Legault says that the replenishment conference is a chance for the Trudeau government to correct that mistake.

“We need to finish the fight against these still deadly but preventable and treatable diseases, and we can’t shortchange the commitment,” Legault says. “We want to see action, and the right funding to back their commitments.”

In 2019, the federal government told AIDS organizations in the development sector that they would be making a flat pledge with no increase. McAuley notes that the queer communities in Canada rallied heavily against that and forced Trudeau’s hand, particularly after a number of events at Montreal Pride.

“That got attention,” McAuley says. “At the last minute before Montreal Pride, we got a call from the government saying we hear you, Canadians want us to fix this, and they committed to doing what was asked of them.”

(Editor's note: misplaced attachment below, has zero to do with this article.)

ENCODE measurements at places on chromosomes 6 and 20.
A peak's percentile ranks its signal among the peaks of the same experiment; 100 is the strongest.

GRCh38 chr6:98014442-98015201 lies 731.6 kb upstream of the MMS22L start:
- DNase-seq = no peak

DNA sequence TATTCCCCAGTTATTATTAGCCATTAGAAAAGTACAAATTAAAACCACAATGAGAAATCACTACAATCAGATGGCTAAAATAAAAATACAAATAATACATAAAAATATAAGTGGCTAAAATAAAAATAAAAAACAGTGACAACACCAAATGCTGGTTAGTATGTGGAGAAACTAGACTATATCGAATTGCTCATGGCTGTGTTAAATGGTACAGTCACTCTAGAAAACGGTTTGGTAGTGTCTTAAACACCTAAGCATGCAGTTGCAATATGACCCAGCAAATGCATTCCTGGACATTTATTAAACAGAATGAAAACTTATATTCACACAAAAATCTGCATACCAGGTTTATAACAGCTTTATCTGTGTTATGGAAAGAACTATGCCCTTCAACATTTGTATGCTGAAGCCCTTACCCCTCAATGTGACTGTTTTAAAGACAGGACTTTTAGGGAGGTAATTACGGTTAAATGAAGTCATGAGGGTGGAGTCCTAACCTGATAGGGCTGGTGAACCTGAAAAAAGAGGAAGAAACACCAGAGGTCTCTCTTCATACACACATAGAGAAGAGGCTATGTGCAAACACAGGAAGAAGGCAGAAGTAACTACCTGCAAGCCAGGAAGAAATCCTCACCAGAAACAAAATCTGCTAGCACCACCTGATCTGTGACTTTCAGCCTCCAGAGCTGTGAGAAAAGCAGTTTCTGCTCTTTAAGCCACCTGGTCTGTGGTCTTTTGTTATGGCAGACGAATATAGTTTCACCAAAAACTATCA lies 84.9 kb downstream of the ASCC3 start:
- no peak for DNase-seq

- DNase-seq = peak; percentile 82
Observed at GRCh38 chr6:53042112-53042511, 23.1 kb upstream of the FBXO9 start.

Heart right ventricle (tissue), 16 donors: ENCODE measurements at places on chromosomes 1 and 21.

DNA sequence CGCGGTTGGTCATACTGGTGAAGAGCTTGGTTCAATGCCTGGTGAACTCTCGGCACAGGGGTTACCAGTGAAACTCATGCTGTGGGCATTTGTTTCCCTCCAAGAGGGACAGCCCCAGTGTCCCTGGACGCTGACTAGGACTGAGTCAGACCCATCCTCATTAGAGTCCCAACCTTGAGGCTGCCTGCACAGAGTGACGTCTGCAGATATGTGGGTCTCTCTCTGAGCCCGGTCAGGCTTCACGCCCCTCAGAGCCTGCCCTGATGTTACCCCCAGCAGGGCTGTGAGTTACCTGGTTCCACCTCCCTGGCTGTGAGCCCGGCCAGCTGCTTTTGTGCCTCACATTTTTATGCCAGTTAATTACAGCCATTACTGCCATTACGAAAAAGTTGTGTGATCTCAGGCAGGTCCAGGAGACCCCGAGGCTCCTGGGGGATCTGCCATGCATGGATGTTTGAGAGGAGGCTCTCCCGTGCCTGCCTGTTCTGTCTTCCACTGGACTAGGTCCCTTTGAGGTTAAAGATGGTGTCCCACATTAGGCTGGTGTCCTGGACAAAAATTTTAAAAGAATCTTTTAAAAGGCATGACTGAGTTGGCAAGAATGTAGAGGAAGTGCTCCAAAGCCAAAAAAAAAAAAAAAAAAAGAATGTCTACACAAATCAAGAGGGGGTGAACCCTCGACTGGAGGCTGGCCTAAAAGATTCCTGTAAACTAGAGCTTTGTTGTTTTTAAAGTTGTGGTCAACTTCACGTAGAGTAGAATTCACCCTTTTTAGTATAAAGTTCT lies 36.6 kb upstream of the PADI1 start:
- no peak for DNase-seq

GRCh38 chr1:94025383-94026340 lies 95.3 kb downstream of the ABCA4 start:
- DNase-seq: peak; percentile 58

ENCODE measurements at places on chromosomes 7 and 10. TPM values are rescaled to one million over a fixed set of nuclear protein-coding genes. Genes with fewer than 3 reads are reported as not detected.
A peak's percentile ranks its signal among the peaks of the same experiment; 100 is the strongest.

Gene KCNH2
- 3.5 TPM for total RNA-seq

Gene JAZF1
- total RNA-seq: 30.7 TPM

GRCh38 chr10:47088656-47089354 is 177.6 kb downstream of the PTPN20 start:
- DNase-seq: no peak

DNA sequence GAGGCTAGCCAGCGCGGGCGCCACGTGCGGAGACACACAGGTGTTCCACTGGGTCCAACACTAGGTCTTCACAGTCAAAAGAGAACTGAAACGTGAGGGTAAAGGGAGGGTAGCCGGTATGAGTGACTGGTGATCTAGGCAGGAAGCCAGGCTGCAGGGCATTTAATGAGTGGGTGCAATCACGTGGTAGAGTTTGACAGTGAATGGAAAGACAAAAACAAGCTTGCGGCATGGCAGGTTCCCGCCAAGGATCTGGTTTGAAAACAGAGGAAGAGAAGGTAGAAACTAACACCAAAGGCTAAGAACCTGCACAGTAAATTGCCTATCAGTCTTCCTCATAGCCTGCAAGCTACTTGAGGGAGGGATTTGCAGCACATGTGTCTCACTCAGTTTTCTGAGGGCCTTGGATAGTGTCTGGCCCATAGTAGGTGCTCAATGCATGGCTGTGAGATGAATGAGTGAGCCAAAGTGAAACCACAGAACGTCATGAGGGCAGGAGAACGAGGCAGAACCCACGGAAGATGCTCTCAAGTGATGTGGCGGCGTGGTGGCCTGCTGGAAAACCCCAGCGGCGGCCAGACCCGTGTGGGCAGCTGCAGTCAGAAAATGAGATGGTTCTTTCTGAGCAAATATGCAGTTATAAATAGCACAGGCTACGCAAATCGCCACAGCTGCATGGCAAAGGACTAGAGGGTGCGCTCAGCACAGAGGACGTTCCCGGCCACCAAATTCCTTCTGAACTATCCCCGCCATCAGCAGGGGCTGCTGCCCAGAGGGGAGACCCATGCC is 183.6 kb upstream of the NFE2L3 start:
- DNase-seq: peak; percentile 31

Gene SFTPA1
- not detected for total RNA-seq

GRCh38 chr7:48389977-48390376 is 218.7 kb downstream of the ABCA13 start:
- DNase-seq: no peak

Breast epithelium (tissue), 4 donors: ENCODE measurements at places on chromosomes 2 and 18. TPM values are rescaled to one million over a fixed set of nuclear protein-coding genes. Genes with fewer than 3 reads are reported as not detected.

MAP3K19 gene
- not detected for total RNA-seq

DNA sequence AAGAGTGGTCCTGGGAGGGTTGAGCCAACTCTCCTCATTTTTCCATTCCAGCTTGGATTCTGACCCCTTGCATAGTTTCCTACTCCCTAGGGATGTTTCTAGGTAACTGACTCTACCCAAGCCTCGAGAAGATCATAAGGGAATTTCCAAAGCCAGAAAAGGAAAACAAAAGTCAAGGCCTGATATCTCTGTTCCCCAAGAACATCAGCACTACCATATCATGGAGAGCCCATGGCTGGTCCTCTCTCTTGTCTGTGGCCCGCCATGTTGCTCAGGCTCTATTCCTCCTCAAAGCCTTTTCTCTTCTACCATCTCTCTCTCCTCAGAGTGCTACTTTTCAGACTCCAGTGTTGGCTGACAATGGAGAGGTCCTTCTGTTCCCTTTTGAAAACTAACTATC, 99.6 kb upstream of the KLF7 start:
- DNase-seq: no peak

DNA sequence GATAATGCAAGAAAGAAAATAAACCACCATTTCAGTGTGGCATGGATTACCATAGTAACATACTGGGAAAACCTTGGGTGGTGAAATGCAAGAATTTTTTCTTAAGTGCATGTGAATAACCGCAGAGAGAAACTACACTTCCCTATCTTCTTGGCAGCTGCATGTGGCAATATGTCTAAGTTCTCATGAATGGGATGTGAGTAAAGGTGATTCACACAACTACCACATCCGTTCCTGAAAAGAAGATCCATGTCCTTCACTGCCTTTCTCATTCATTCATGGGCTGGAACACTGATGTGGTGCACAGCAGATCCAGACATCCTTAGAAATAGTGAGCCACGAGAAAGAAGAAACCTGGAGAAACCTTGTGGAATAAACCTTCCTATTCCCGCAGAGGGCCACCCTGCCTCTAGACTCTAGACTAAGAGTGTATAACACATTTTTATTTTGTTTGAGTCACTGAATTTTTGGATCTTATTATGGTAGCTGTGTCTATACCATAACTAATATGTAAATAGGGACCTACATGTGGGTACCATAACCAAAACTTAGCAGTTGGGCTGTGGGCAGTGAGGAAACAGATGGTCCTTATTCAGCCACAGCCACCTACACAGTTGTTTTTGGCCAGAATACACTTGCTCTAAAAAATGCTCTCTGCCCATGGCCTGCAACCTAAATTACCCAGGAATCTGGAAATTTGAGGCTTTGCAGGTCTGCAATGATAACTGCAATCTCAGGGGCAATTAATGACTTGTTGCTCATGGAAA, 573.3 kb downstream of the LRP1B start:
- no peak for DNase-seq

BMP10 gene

McAuley says this only happened because queer communities alongside the AIDS community and global activists to ensure that their case was heard, and that the political ramifications were felt, particularly as it was shortly before an election.

This year, ONE has put out a national campaign including a video featuring drag queens from across the country, calling on Trudeau to make his fair share commitment, and not to be a “fake friend” to the LGBTQ2S+ communities.

“The community stepped up in Toronto, Montreal and Ottawa this year,” McAuley says. “It’s not just about us, it’s not just about the domestic AIDS crisis—we’re standing in solidarity with our queer brothers and sisters around the world on this one.”

One of the dangers of any government pledge is ensuring that the money is new and not simply recycled from an existing commitment. Legault says that because the Global Fund has been very involved with the fight against COVID, providing testing, treatment and personal protective equipment.